The Irish “Wolf Dog’s” first Reliable Mention

Many of our dog breeds have been touched by the influence of the clergy, whether it’s through development (Reverend John “Jack” Russell and his Parson Russell Terrier), preservation ( during the Middle Ages, Greyhounds were saved from extinction during times of famine by clergymen who protected them and bred them for the nobility), association (the relationship between the Dalmatian and the Dominican order), or simply by observation.  One of the first reliable descriptions of an Irish Wolfhound, for example, comes from a Jesuit priest, Saint Edmund Campion, who wrote a history of Ireland in 1570. In it, he wrote, “They [the Irish] are not without wolves and greyhounds to hunt them, bigger of bone than a colt. The Irish wolfhound is similar in shape to a greyhound, bigger than a mastiff and tractable as a spaniel.”

Hundreds of years later – in 2012, in fact, the Irish Kennel Club asked the Irish government to provide protection to the country’s native dog breeds with a request that special attention be given to the Irish Wolfhound. In its submission to the Government, the club stated that this breed had been “kept by the Irish for centuries”; that it was “a symbol of our national heritage”; and that its origins “stretch back into the mists of Irish time.” Indeed, in the 15th century, each county in Ireland was required to keep 24 “wolf dogs” to protect farmers’ flocks from the ravages of wolves. A legacy, indeed.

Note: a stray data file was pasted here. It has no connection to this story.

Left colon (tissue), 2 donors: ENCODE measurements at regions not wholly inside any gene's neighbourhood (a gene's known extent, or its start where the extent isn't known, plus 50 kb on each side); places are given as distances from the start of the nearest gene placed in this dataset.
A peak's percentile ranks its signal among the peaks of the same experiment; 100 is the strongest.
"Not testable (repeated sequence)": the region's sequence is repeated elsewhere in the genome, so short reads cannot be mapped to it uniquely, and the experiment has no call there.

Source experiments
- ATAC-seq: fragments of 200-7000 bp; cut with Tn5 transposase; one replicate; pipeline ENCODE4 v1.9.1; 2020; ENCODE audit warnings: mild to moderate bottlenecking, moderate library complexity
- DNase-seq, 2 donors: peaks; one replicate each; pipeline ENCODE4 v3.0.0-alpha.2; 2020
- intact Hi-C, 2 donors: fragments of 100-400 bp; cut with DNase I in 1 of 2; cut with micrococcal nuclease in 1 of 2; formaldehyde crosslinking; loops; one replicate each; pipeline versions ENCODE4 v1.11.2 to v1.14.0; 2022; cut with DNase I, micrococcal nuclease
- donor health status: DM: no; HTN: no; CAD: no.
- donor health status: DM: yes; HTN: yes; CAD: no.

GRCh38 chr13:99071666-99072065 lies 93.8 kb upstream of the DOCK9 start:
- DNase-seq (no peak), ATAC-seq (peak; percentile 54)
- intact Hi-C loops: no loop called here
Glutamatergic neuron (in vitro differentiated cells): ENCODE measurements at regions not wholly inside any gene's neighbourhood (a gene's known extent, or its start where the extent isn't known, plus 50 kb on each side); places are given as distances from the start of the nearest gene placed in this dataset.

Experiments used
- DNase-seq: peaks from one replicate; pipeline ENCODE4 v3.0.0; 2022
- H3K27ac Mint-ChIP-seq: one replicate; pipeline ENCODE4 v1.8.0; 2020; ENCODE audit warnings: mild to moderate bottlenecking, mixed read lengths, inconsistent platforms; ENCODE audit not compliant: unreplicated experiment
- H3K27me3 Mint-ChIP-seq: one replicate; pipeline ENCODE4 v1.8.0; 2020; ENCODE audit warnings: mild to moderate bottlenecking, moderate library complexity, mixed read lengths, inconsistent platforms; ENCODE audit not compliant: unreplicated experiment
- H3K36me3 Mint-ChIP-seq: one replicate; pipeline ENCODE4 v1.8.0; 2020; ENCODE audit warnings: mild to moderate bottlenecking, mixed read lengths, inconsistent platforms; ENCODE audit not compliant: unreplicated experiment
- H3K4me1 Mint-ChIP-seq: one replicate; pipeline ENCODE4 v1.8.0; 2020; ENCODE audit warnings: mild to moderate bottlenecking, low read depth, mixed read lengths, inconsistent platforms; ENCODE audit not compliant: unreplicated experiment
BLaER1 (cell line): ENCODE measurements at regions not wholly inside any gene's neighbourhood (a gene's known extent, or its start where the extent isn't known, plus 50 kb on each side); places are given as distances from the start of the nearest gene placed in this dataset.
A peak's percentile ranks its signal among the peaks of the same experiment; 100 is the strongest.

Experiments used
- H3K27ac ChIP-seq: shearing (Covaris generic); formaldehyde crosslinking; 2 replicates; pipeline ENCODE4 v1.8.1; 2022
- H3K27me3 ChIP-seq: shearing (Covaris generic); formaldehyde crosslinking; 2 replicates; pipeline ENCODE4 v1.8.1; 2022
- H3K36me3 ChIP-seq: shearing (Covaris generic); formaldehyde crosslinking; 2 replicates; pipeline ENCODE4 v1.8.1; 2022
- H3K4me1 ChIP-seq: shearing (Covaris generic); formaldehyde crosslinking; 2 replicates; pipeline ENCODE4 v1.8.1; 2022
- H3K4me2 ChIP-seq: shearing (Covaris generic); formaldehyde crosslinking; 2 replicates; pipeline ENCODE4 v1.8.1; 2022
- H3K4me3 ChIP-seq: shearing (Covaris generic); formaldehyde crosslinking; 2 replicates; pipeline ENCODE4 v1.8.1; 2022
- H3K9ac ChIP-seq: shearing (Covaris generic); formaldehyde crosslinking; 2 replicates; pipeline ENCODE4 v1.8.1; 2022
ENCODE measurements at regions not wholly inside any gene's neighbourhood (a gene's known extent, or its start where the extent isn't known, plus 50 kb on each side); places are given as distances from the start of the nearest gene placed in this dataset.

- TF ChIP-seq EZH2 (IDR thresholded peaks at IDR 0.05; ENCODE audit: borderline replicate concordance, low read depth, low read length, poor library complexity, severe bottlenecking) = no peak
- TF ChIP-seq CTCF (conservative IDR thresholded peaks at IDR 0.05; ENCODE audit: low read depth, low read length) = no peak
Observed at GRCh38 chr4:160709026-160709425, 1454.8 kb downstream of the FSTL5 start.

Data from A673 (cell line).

We conclude with a poem:

The Irish Wolfhound Behold this creature’s form and state!
Him nature surely did create,
That to the world might be exprest
What mien there can be in a beast;
More nobleness of form and mind
Than in a lion we can find:
Yea, this heroic beast doth seem
In majesty to rival him.

Yet he vouchsafes to man to show
His service, and submission too –
And here we a distinction have;
That brute is fierce – the dog is brave.
He hath himself so well subdued,
That hunger cannot make him rude;
And all his manners do confess
That courage dwells with gentleness.

Catherine Phillips (1660) Taken from “Anecdotes of Dogs”, by Edward Jesse (1858)

Image: “Supplication” by Cecil Charles Windsor Aldin (1870-1935) is available as wall art, lifestyle items, and home decor here


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